1:53 AM  
Blogger Reg Hartt said...

Thanks. This is one I am eager to read. Got a shelf of books by and about D. W. Griffith including veterans Billy Bitzer, Karl Brown. Miriam Cooper, Lillian Gish. Mae Marsh is an important addition to that list.

People fault Griffith today for presenting the attitudes of his time in THE BIRTH OF A NATION not realizing or choosing to ignore that those were the attitudes of the time. After having done that they then refuse to see any merit in his work.

This has culminated in THE GISH THEATRE debacle. http://bgindependentmedia.org/tag/gish-theater/ .

We are not living in a good time.

5:29 AM  
Blogger Reg Hartt said...

"Descent from fame."

Sarah Bernhardt could play Juliet into her senior years because the theatre is and and will always have a magic that the movies can only aspire to.

The only reason Mae Marsh descended from fame is that the motion picture industry has never known how to use the people they depend upon to get us into theatres.

For example, Universal pays Bela Lugosi as little as it can get away with to star in DRACULA. Then they follow up with MURDERS IN THE RUE MORGUE which is a great film but which lacks the cache of DRACULA. Seeing that the film did not do the numbers of DRACULA Universal drops Lugosi who then has to fend for himself.

One of the few to understand that the system is rigged against the stars was Cary Grant who early on took charge of direction for his career. In the process he sustained that career up to the moment he decided to retire.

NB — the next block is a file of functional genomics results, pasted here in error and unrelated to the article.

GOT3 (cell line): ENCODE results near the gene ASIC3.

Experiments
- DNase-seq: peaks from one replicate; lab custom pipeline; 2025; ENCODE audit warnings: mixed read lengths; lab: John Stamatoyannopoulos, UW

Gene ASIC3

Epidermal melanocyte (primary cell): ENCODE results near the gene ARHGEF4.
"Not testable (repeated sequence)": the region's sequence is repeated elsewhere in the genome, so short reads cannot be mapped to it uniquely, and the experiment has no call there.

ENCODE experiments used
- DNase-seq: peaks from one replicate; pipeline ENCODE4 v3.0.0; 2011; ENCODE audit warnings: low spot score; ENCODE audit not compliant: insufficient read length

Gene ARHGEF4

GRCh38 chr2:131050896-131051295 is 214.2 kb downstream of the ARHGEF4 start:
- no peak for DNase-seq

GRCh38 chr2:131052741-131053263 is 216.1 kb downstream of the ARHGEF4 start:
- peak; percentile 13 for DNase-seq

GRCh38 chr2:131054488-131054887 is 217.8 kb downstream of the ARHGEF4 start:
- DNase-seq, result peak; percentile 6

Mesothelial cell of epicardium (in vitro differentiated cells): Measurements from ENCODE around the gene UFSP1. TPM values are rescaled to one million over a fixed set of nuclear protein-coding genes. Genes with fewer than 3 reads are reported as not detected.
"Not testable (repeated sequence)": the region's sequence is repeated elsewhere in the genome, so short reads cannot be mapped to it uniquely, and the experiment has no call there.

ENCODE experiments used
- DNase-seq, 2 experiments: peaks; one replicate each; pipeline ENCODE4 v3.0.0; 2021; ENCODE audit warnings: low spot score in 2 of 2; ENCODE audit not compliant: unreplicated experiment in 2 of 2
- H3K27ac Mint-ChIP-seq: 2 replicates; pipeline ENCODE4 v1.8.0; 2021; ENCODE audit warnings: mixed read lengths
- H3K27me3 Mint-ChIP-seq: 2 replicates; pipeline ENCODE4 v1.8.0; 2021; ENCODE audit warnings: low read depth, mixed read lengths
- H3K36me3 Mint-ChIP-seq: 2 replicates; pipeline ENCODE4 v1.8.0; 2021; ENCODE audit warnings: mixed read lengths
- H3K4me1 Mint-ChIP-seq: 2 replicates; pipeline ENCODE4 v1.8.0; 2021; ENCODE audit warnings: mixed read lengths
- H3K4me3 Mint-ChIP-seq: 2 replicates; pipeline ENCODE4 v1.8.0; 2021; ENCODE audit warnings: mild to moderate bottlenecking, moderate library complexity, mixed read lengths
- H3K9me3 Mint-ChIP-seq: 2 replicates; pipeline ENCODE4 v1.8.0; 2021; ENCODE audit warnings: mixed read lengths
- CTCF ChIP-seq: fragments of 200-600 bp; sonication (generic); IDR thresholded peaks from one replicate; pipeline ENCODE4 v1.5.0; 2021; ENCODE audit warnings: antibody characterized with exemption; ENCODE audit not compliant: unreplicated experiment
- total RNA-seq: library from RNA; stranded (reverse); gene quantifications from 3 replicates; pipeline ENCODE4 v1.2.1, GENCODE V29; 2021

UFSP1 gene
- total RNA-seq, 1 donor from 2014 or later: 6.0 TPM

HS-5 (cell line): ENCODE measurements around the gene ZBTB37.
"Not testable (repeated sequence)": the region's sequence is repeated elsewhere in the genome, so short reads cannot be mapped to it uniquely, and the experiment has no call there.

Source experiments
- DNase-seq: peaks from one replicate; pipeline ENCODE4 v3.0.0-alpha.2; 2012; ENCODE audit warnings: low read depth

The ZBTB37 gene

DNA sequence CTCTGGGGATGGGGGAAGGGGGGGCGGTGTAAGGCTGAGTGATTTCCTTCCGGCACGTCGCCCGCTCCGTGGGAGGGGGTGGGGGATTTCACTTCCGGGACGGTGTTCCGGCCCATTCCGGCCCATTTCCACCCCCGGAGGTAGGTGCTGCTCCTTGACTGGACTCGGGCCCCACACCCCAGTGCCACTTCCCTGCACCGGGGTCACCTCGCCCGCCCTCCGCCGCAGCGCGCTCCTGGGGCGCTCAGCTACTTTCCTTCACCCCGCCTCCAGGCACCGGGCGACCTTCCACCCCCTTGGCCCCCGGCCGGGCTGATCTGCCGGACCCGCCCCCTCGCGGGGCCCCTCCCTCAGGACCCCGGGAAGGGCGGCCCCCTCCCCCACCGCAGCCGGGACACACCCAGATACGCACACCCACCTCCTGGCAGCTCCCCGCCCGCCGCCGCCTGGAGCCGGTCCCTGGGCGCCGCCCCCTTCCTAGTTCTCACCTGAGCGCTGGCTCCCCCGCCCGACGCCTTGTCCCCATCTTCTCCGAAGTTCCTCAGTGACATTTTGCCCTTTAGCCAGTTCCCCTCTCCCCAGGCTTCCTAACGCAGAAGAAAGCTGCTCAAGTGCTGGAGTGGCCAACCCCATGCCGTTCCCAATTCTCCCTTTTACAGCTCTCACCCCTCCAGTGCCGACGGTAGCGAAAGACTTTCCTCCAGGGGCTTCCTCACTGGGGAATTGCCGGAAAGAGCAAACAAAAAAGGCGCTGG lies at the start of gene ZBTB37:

Lillian Gish did the same only she never retired.

Anyone who trusts the system will find themselves in exactly the same vehicle livestock finds itself in when the farmer ships them to to their final destination.

We can not control the trials that enter our life. We can choose how we react to them. Too many let themselves be beaten down.

Rudolph Valentino still gets a bum rap for standing up for himself. In doing so he made life better for the actors who followed him.

Bette Davis and Joan Crawford both understood the vicissitudes of their profession. These were strong women who ought to be applauded for how they both weathered the storm.

Mae Marsh accepted with grace the life she had. Which of us can do better?

It takes grace to react politely to a mother who says of her two daughters, "One is beautiful. The other looks like you."

9:02 AM  
Blogger stinky fitzwizzle said...

Reg, not everyone held those attitudes at that time.

2:51 PM  
Blogger John McElwee said...

Griff considers other incidents of Griffith's mastery with players:


Dear John:

So much has been made of Griffith's technical innovation (and mastery) and his overall grasp of the tools of cinema, it is important to recognize how skilled he frequently was in guiding actors, and how many (not all) of the performances in his pictures are terribly subtle and effective. [Temptation is strong to say, "modern."] Murray, Walthall and Gish are outstanding in NATION.

But the turn in the movie that really sticks in my memory was the little bit involving a thoughtful, empathetic soldier on duty in the sequence in which Elsie and Mrs. Cameron come to Washington to petition President Lincoln to pardon Ben. It leavens a fraught scene at the military hospital and brings it to life. This actor completely steals the moment and never fails to delight audiences. I have no idea who played him -- was it William Freeman? -- but it's a great piece of acting... and reacting.

Regards,
-- Griff

3:16 PM